Raleigh passes ban on keeping wild animals

RALEIGH, NC (WNCN) – The Raleigh City Council has cast its final vote to implement new rules to regulate the ownership of wild or dangerous animals.

The move comes about a year after a Raleigh neighborhood was held hostage by a venom-spewing cobra on the loose. The snake had escaped from a house a half mile away. CBS 17’s Judith Retana spotted the venom-spitting snake, leading police to capture it several hours later.

Under the ordinance, keeping a pet of a species considered a “dangerous wild animal” within city limits will be prohibited.

The city considers a “dangerous wild animal” to be “any undomesticated animal, normally found in the wild, inherently dangerous to people or property, and not generally living in or near human habitation.” . .”

The city’s definition includes “medically important snakes.” The city defines them as any snake whose venom can cause death, serious illness, or injury. It also includes snakes whose venom would require emergency room care or immediate medical attention.

The ordinance takes effect in two months.

Mayor Pro Tem Nicole Stewart and Councilmember Storme Forte voted against the ordinance at Tuesday’s meeting. At a meeting last month, Stewart said there are “a lot of things going on in the city right now that need our attention, and I don’t think this is one of them.”

grandfather clause

While the ordinance prohibits the future possession of dangerous wild animals, those who already own these animals could keep them as long as they are registered with the city. Owners would have until July 1, 2023 to register their animals.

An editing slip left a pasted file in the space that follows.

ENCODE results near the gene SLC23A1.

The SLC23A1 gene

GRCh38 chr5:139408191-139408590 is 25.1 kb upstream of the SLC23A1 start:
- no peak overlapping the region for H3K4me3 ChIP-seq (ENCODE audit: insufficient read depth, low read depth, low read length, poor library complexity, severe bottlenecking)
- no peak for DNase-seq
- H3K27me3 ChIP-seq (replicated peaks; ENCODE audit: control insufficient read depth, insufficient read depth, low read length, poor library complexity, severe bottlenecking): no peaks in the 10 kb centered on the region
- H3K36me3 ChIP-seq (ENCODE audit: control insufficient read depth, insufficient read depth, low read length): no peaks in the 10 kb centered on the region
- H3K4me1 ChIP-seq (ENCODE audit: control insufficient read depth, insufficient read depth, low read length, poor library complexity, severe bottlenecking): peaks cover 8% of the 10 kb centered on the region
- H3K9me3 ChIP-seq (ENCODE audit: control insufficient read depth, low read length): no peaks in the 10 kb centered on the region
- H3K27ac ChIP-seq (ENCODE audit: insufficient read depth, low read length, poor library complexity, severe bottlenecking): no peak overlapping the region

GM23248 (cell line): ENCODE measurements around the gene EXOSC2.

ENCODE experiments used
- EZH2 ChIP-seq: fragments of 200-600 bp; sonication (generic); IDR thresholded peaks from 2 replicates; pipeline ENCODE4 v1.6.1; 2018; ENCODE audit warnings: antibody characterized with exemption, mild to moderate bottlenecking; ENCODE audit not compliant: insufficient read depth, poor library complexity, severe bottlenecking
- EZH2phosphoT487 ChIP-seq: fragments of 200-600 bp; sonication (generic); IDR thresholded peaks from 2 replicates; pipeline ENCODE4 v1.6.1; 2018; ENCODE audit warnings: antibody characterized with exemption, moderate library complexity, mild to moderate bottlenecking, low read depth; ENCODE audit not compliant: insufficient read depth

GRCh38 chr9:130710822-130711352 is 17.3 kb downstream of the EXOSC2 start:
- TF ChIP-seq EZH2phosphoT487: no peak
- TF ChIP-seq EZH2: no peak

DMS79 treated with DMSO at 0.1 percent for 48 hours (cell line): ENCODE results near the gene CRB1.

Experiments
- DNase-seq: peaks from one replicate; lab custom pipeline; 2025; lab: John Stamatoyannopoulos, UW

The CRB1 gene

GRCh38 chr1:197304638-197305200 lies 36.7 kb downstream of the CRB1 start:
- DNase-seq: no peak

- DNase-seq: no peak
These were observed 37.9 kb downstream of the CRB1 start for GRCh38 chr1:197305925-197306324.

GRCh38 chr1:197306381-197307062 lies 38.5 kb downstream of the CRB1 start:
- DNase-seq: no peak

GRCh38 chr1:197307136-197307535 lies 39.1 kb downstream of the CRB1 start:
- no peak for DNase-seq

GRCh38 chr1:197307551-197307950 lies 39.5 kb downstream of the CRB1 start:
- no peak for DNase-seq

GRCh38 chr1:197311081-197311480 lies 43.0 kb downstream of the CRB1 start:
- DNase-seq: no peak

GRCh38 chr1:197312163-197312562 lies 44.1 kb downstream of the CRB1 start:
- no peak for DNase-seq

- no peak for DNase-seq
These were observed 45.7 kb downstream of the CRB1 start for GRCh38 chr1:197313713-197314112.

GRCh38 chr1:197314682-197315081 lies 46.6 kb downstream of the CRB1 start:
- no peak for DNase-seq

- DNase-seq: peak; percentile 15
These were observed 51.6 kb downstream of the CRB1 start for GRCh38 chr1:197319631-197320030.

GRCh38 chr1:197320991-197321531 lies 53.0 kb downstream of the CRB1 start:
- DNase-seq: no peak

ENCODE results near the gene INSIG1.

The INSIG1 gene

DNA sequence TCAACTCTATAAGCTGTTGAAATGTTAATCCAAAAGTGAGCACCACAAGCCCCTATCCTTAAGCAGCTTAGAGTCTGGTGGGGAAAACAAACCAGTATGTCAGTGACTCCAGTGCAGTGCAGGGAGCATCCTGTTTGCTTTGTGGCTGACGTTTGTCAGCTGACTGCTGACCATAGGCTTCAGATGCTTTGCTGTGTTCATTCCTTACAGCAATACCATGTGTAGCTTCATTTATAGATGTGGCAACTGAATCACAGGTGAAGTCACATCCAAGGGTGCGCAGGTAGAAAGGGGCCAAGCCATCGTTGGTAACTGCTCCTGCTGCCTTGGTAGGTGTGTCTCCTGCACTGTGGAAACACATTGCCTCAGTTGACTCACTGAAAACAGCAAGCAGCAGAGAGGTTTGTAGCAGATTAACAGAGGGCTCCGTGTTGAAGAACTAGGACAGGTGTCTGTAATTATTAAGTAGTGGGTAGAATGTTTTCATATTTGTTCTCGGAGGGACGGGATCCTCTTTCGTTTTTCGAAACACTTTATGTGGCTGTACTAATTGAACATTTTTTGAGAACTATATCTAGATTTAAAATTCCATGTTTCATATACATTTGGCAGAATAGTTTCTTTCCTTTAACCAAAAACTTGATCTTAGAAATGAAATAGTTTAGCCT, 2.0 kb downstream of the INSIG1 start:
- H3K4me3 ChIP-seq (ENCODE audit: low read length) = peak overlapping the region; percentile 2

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The information that owners must submit in their registration includes:

  • Detailed inventory of animals with descriptions and photo(s) of animals
  • Requirement to notify the City when the animal is moved to another location
  • Plan for transfer of ownership or destruction if the owner can no longer care for the animal
  • Maintain animal health records.
  • Proof of ownership, such as a bill of sale
  • Certifies that the owner will only keep up to 10 medically important venomous snakes
  • Must have liability insurance
  • You will immediately report the escape of any dangerous wild animal in your possession.

A criminal background check would also be required to ensure owners do not have prior felony charges or citations for animal abuse.

Penalties for violating city rules

Included in the new ordinance are fines for violating city rules. According to her, anyone who violates the rule would be subject to a fine of $500 per animal, per day the ordinance is violated.

In addition, owners would also be responsible for paying any costs the city incurs in seizing, attempting to recover, harboring, or euthanizing an escaped animal.

Anyone who fails to register the animals they already own will also be subject to a fine of $500 per animal, per day not registered.